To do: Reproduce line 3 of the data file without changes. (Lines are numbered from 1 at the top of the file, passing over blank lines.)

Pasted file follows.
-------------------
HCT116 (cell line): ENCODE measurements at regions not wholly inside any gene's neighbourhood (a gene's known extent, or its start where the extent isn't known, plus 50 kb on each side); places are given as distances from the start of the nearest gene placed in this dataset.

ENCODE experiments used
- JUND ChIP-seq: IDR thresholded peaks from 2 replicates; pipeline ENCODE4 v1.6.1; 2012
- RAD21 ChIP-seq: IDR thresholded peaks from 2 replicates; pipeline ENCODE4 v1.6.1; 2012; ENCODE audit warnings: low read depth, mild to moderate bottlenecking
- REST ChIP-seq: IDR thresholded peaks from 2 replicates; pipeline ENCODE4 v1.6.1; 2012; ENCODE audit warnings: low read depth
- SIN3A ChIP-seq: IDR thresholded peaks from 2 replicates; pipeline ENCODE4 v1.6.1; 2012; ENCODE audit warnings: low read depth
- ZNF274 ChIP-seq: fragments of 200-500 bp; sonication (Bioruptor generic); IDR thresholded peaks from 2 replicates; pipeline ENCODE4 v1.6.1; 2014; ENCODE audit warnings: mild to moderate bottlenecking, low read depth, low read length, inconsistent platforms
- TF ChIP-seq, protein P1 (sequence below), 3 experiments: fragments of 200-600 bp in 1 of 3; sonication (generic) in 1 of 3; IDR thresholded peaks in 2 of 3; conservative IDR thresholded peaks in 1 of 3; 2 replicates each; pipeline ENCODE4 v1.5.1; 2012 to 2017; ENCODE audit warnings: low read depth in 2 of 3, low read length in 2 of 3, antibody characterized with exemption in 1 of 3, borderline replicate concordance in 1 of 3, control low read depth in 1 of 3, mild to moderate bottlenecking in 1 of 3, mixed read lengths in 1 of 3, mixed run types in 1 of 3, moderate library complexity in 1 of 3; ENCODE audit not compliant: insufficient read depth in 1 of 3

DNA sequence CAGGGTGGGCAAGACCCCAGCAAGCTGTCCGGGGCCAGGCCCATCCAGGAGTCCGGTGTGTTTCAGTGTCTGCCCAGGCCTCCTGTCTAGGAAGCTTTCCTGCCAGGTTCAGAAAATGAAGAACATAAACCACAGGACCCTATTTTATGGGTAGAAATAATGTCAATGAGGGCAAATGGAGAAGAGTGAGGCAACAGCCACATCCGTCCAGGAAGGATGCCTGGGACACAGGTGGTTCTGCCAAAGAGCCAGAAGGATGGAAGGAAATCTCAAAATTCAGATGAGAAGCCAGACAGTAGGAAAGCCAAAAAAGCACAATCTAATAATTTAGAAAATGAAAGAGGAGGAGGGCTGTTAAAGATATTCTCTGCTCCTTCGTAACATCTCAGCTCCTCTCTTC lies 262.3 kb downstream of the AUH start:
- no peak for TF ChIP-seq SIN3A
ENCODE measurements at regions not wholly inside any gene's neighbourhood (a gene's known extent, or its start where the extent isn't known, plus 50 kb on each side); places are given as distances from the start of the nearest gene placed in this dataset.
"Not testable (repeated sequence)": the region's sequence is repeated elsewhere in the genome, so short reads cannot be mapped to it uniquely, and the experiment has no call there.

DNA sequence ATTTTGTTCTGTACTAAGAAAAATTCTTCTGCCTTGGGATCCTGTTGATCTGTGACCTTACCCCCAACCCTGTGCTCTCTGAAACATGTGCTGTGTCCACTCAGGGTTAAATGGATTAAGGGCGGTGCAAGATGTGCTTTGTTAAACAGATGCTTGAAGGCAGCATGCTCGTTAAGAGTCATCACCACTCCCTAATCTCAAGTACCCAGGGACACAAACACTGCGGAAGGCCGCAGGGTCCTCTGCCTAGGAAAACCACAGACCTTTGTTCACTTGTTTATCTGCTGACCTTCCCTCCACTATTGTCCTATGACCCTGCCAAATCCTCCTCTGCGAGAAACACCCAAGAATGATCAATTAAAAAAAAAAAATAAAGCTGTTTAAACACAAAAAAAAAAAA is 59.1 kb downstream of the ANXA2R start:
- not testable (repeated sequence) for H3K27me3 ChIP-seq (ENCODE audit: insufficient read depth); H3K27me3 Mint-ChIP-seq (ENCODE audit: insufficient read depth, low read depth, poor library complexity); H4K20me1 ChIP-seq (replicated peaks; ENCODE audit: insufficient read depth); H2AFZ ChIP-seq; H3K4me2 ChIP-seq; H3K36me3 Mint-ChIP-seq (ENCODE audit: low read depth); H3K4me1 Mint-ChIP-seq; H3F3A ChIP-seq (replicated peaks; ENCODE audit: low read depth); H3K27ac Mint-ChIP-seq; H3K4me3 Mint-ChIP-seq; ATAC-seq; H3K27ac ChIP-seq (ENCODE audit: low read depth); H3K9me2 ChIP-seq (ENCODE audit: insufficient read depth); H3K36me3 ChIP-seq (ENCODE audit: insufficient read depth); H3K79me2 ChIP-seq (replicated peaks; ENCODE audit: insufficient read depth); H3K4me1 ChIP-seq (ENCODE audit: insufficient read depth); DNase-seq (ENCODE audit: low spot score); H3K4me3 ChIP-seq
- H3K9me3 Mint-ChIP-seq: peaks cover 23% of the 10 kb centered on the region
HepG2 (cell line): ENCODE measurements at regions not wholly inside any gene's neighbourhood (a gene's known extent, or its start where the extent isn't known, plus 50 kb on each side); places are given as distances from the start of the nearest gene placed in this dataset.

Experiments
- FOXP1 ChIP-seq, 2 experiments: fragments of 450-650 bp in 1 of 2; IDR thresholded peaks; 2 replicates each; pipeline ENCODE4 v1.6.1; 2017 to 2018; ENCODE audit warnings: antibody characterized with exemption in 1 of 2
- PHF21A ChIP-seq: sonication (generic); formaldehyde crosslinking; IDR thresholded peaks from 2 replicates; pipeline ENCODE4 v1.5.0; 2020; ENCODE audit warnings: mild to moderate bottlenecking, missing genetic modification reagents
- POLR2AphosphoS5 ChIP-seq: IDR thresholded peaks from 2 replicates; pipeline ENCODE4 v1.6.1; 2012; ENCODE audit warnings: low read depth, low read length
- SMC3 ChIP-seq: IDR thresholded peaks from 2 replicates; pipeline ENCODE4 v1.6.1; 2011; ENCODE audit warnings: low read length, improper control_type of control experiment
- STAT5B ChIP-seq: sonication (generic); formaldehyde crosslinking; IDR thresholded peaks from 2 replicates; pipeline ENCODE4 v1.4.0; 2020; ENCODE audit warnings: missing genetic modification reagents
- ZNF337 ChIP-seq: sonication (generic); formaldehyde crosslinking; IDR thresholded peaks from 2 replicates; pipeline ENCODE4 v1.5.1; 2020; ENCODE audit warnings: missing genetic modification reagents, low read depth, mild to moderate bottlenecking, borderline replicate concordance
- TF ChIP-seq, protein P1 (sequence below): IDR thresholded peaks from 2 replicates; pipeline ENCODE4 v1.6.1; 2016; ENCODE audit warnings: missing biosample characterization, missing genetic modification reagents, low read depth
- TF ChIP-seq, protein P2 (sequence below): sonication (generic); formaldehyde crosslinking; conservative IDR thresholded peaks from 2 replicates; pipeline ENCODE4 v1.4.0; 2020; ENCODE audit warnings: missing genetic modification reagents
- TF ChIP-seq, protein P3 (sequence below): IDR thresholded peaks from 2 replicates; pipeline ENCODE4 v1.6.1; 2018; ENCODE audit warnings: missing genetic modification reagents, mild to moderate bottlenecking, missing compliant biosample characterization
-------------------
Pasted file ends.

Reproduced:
- JUND ChIP-seq: IDR thresholded peaks from 2 replicates; pipeline ENCODE4 v1.6.1; 2012